Using optogenetics to link myosin patterns to contractile cell behaviors during convergent extension

Biophys J. 2021 Oct 5;120(19):4214-4229. doi: 10.1016/j.bpj.2021.06.041. Epub 2021 Jul 20.


Distinct patterns of actomyosin contractility are often associated with particular epithelial tissue shape changes during development. For example, a planar-polarized pattern of myosin II localization regulated by Rho1 signaling during Drosophila body axis elongation is thought to drive cell behaviors that contribute to convergent extension. However, it is not well understood how specific aspects of a myosin pattern influence the multiple cell behaviors, including cell intercalation, cell shape changes, and apical cell area fluctuations, that simultaneously occur during morphogenesis. Here, we developed two optogenetic tools, optoGEF and optoGAP, to activate or deactivate Rho1 signaling, respectively. We used these tools to manipulate myosin patterns at the apical side of the germband epithelium during Drosophila axis elongation and analyzed the effects on contractile cell behaviors. We show that uniform activation or inactivation of Rho1 signaling across the apical surface of the germband is sufficient to disrupt the planar-polarized pattern of myosin at cell junctions on the timescale of 3-5 min, leading to distinct changes in junctional and medial myosin patterns in optoGEF and optoGAP embryos. These two perturbations to Rho1 activity both disrupt axis elongation and cell intercalation but have distinct effects on cell area fluctuations and cell packings that are linked with changes in the medial and junctional myosin pools. These studies demonstrate that acute optogenetic perturbations to Rho1 activity are sufficient to rapidly override the endogenous planar-polarized myosin pattern in the germband during axis elongation. Moreover, our results reveal that the levels of Rho1 activity and the balance between medial and junctional myosin play key roles not only in organizing the cell rearrangements that are known to directly contribute to axis elongation but also in regulating cell area fluctuations and cell packings, which have been proposed to be important factors influencing the mechanics of tissue deformation and flow.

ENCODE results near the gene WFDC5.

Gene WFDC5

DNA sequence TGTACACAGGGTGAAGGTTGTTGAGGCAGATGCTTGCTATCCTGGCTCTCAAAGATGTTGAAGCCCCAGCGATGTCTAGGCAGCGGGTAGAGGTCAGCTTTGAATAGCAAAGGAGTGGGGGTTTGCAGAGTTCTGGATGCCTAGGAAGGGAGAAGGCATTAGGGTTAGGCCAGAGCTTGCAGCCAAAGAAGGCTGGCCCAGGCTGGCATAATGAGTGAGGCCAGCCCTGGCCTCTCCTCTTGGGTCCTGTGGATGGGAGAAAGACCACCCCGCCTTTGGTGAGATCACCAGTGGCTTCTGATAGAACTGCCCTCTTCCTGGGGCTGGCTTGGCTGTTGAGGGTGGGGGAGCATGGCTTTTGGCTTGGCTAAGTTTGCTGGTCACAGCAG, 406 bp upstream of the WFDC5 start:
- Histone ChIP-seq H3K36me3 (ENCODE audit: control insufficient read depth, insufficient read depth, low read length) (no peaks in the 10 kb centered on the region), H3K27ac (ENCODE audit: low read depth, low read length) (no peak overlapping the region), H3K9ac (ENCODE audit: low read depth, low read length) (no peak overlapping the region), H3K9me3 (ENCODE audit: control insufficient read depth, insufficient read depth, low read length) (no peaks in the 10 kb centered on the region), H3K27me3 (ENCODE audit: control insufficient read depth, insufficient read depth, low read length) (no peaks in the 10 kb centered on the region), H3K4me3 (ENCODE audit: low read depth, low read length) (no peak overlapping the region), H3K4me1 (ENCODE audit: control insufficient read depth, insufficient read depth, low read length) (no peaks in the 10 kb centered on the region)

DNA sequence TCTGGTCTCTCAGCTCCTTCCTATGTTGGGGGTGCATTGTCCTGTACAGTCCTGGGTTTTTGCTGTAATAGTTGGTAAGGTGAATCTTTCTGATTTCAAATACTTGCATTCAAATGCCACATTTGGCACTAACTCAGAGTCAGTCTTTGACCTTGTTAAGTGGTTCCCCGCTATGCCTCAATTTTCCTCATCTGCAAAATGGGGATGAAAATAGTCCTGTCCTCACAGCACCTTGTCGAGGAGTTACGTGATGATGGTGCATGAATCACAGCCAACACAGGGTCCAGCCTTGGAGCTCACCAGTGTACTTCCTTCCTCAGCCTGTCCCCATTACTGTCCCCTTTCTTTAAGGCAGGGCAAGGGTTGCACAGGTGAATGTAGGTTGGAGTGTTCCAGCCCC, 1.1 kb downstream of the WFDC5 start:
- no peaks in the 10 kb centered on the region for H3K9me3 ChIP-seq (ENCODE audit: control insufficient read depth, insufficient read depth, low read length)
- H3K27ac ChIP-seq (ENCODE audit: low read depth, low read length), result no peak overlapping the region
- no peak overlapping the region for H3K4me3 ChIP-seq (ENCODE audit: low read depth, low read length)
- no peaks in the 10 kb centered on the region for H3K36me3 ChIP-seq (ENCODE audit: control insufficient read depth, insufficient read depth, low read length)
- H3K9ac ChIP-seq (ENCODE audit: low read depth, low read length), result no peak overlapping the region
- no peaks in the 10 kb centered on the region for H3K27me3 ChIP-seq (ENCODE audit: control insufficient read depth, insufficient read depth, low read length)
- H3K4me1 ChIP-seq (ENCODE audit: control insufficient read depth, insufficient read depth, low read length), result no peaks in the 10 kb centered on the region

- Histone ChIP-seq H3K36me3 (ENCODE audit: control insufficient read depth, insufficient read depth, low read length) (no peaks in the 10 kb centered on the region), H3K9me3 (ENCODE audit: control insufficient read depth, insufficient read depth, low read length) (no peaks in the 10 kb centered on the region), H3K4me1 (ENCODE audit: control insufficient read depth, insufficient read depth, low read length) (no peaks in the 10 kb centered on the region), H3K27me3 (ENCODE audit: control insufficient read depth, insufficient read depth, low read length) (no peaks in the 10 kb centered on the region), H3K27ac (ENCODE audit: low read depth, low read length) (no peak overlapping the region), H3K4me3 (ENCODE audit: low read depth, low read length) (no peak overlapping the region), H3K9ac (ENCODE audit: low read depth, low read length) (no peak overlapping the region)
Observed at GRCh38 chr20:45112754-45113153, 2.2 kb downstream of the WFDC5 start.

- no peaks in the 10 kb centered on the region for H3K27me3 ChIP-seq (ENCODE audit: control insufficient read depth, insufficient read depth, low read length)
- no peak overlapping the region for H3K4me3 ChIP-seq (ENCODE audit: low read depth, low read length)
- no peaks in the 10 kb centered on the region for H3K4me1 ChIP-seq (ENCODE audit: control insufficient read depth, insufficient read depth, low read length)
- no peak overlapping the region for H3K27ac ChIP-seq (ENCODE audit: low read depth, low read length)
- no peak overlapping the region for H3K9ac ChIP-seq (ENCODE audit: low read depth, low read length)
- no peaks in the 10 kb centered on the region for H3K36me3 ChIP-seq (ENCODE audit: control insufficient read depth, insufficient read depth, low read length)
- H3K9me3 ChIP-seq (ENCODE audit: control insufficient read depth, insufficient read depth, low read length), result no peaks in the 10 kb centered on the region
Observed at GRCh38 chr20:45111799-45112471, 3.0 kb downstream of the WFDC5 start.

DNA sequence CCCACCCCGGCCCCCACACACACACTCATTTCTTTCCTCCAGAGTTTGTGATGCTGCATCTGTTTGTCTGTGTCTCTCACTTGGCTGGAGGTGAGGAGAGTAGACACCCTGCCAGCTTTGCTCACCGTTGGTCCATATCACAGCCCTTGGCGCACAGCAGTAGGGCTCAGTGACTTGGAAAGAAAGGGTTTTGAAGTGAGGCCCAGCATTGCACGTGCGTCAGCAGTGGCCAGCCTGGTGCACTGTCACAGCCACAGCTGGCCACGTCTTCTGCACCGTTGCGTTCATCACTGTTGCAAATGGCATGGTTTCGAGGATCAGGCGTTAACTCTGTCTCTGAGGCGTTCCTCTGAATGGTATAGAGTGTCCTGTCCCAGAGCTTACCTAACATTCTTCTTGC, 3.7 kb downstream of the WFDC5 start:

Publication types

  • Research Support, Non-U.S. Gov't

MeSH terms

  • Animals
  • Cell Polarity
  • Drosophila Proteins* / genetics
  • Drosophila melanogaster*
  • Morphogenesis
  • Myosin Type II / genetics
  • Optogenetics


  • Drosophila Proteins
  • Myosin Type II